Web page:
Future directions

The bulk of PD-1 expression is derived from CD4+ T helper (Th) cells rather than cytotoxic CD8+ T cells in HNSCC, and the CD4+Th PD-1+ T cells co-localize with PD-L1+ tumor-associated macrophages [31]. Thus, anti-PD1 therapy in HNSCC has a greater impact on modulating the CD4+ Th population which cross-talks with the macrophages and/or DCs and modulates the activity of the cytotoxic CD8+ T cells. To date, the majority of research has focused on understanding the cytotoxic CD8+PD-1+ T cells, while little effort has been devoted to understanding how CD4+ PD-1+ Th cells are affected by anti-PD1 therapy. Given the higher frequency of CD4+PD-1+ Th cells in the tumor microenvironment, it may be that CD4+ T cells are the important regulators of overall responsiveness to immune checkpoint blockade. More research efforts need to be directed towards understanding how this T-cell population is modulated by anti-PD-1 therapy.

One strategy for increasing the frequency of CRs to immune checkpoint blockade is to administer these agents earlier in the course of cancer treatment when the majority of the tumors are of the immune-active phenotype. In both phase III clinical trials, anti-PD1 mAb was administered in the setting of R/M disease. However, there is evidence to suggest that administering immunotherapy in the newly diagnosed cancer setting may yield higher RRs. In a clinical trial opened at the Washington University School of Medicine, St Louis and the Dana-Farber Cancer Institute, pembrolizumab is being administered in the neoadjuvant setting for locally advanced, surgically resectable head and neck cancer patients (www.clinicaltrials.gov; NCT02296684). In addition, based on the presence of high-risk features in the pathology specimen (such as positive microscopic margins or extracapsular extension), patients receive pembrolizumab in conjunction with standard-of-care postoperative adjuvant chemoradiotherapy. The goal of the trial is to evaluate whether immunotherapy can improve locoregional recurrence and/or distant metastatic rates in high-risk patients with locally advanced HNSCCs treated with standard-of-care surgical approaches. A pathologic treatment response, as defined by tumor cell necrosis and/or giant cell/histiocytic reaction to keratinous debris, was observed in 42% (10 of 24) of patients, and a tumor response, as assessed by clinical examination, imaging, and/or pathology, was observed in 50% (12/24) of patients with a single dose of neoadjuvant pembrolizumab [32]. It was also reported that none of the 14 patients followed for 1 year had locoregional recurrence or distant metastatic disease, which historically has occurred in 35% of HNSCC patients. Based on these promising results, a phase III randomized clinical trial, evaluating pembrolizumab as neoadjuvant therapy in the resectable locoregionally advanced HNSCC patient population, is being launched. With an increasing number of patients receiving immunotherapy in the neoadjuvant setting and with longer follow-up, the ability of immunotherapy to achieve higher RRs will be better understood.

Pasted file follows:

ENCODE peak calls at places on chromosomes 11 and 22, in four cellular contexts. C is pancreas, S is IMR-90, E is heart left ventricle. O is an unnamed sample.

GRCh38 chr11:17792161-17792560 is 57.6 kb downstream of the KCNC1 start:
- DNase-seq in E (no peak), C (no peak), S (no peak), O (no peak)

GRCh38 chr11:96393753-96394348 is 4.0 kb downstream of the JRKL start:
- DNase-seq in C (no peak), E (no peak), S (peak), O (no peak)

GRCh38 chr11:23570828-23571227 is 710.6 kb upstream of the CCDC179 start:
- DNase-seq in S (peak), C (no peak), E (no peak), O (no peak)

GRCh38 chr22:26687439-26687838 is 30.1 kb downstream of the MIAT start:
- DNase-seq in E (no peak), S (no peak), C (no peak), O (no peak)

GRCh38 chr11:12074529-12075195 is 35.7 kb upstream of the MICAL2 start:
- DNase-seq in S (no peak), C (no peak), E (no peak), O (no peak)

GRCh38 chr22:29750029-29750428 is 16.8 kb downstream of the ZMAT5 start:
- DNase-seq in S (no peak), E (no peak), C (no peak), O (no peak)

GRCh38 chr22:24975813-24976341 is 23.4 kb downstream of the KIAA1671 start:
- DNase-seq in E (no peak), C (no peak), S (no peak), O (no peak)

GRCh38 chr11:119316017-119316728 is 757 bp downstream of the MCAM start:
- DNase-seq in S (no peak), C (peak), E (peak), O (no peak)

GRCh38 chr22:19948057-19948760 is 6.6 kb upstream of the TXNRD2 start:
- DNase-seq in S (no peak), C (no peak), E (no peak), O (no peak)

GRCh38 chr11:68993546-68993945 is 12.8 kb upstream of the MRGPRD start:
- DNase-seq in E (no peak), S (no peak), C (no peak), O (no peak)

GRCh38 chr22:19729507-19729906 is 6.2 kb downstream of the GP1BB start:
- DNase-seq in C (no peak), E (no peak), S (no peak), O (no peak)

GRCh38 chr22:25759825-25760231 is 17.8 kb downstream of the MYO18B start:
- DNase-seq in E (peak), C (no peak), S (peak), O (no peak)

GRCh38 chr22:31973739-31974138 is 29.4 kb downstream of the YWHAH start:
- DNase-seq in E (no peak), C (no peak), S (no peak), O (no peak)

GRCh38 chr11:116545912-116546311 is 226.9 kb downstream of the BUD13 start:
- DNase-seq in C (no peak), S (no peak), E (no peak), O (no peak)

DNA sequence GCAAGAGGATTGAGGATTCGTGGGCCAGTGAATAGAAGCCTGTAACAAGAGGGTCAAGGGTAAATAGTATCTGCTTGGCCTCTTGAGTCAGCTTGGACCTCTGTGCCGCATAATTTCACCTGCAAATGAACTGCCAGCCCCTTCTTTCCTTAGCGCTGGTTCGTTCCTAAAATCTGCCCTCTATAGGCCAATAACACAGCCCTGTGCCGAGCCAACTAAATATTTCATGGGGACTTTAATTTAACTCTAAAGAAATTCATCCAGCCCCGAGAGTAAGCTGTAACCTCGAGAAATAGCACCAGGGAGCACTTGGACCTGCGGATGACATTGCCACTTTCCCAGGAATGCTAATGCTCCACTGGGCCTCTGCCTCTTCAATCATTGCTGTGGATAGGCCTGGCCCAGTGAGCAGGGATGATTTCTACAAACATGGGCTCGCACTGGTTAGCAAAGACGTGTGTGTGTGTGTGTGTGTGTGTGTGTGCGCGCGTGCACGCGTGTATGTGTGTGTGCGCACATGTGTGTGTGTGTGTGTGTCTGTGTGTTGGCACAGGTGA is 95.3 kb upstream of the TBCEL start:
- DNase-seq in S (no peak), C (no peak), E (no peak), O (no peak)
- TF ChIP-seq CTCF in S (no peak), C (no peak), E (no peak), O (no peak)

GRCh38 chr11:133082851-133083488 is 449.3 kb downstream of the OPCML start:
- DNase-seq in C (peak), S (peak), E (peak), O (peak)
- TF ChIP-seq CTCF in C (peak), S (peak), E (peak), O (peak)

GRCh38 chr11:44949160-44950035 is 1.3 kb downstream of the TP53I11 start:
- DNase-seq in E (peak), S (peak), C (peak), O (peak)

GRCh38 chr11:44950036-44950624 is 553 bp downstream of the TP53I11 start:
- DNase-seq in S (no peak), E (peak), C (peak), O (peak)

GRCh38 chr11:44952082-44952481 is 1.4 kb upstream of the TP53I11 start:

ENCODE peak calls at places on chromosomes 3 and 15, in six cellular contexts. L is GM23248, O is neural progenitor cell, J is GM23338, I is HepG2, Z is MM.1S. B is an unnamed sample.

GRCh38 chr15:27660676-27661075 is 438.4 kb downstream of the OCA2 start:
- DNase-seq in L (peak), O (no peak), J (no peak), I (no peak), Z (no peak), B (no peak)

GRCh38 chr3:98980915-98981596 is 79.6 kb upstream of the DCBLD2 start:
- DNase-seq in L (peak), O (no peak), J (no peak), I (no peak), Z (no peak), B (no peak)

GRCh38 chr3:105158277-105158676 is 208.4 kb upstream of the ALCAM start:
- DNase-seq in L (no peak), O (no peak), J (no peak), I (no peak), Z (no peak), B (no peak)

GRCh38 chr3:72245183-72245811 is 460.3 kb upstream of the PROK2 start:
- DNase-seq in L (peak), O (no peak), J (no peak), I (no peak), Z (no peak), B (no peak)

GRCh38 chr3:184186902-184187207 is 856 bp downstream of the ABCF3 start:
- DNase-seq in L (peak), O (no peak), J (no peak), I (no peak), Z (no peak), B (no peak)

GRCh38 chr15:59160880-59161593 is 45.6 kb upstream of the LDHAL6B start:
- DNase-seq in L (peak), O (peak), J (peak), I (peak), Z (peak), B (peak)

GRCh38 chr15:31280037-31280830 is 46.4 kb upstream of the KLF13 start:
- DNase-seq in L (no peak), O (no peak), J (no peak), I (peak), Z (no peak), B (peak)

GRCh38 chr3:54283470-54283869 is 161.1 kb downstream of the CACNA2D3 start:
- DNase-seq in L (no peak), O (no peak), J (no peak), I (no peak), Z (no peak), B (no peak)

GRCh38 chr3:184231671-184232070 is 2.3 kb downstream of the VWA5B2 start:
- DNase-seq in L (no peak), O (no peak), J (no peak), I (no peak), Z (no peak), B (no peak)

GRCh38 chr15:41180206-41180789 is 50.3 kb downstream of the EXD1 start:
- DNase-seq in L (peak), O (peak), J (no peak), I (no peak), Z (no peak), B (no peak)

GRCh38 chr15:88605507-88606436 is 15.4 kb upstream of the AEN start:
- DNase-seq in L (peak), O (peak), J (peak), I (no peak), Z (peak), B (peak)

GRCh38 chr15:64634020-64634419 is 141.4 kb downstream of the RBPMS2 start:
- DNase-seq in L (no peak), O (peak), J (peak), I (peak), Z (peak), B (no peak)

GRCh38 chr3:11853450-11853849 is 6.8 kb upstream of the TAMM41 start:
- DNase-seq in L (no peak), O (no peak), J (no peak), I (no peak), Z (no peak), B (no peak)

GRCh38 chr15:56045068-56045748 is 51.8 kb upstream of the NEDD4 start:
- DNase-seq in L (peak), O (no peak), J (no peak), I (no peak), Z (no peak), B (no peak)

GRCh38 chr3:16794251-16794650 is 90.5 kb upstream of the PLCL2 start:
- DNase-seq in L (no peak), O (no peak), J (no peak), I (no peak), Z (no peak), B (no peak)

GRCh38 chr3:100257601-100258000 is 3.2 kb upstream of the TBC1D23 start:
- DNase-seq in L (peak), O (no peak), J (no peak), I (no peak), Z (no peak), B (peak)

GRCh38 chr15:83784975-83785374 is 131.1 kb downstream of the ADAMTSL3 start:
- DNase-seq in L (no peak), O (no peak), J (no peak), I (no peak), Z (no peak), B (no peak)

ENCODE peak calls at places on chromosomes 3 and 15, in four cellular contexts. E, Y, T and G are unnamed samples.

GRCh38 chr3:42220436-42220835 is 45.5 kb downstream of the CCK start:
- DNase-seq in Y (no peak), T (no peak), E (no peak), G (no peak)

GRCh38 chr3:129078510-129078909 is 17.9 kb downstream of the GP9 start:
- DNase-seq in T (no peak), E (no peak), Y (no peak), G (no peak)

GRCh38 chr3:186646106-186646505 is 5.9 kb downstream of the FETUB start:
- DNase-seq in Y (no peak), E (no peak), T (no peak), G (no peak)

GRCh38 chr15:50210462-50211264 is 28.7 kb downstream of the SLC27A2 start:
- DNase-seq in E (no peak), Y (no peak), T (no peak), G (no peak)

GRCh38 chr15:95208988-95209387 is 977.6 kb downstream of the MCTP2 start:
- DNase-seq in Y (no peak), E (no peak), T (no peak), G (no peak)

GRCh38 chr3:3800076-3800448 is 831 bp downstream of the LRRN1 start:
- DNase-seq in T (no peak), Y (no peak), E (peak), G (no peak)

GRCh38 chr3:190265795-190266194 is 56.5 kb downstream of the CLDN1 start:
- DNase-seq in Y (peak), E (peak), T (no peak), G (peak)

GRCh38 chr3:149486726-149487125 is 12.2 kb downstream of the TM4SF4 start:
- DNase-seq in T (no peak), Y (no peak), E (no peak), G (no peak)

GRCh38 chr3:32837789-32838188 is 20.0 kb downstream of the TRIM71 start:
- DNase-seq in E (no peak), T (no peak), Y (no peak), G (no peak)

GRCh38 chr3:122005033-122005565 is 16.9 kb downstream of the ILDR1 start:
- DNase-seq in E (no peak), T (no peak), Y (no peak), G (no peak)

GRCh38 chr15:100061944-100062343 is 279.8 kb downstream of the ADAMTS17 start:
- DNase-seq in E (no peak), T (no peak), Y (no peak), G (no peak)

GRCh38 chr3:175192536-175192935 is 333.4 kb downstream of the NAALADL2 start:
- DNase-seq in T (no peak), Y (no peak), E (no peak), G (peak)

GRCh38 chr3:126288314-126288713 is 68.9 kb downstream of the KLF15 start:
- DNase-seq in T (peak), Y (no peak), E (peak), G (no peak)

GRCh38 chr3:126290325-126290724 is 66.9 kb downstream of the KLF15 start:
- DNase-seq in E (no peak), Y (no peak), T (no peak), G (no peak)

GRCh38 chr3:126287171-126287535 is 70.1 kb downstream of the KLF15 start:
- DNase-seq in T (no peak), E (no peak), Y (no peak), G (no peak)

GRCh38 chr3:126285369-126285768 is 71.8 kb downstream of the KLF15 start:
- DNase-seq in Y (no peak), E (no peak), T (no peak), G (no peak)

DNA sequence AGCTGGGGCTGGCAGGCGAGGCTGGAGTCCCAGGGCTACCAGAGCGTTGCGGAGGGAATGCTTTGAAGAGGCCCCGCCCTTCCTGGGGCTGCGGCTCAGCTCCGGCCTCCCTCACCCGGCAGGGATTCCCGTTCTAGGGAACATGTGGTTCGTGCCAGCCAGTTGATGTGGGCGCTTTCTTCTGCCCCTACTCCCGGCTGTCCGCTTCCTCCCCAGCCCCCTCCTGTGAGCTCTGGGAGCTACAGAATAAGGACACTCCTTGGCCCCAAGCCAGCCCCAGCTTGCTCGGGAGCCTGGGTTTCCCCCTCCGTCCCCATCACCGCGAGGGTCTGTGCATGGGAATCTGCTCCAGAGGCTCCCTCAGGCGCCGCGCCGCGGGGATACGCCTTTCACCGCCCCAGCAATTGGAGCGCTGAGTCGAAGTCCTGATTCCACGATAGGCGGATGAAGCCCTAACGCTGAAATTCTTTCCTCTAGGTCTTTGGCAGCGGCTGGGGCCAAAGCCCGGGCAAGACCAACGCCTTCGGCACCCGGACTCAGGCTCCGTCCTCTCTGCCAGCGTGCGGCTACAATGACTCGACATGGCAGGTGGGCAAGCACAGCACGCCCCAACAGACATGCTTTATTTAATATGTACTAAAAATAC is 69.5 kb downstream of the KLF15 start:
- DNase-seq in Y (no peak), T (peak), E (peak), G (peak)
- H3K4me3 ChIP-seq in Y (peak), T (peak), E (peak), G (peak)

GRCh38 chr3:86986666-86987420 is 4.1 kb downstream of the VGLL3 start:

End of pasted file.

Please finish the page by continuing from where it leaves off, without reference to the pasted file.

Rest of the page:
Combinatorial strategies with immunotherapy are also being actively explored to improve clinical responses. Since the presence of a T-cell-inflamed phenotype is necessary, but not sufficient for clinical responses to PD-1 checkpoint blockade, this finding suggests that distinct resistance mechanisms may exist for tumors that lack T-cell inflammation or an ‘immune-deserted’ tumor when compared with an activated T-cell infiltrate or ‘immune-active’ tumor that is not responsive to anti-PD-1 therapy. Since these two different tumor immune landscapes would respond differently to various combinatorial strategies, there is a need to tailor combinatorial strategies based on the pre-existing tumor landscape harbored by the patient.

Immunotherapy agents are also now being evaluated in the pre-cancerous setting. Specifically, several clinical trials are evaluating the efficacy of pembrolizumab for the management of premalignant oral lesions (NCT02882282) as well as in HPV-associated benign respiratory papillomas, which have a risk of malignant transformation (NCT02632344). As clinicians continue to gain experience with this novel class of drugs, the adverse profile with immunotherapy has become generally manageable. The immuno-oncology field will continue to evaluate and re-assess the application of immunotherapy in the context of cancer as the results of clinical trials continue to mature. It is possible the full potential of immunotherapy will be realized in the early stage setting and/or in its prevention.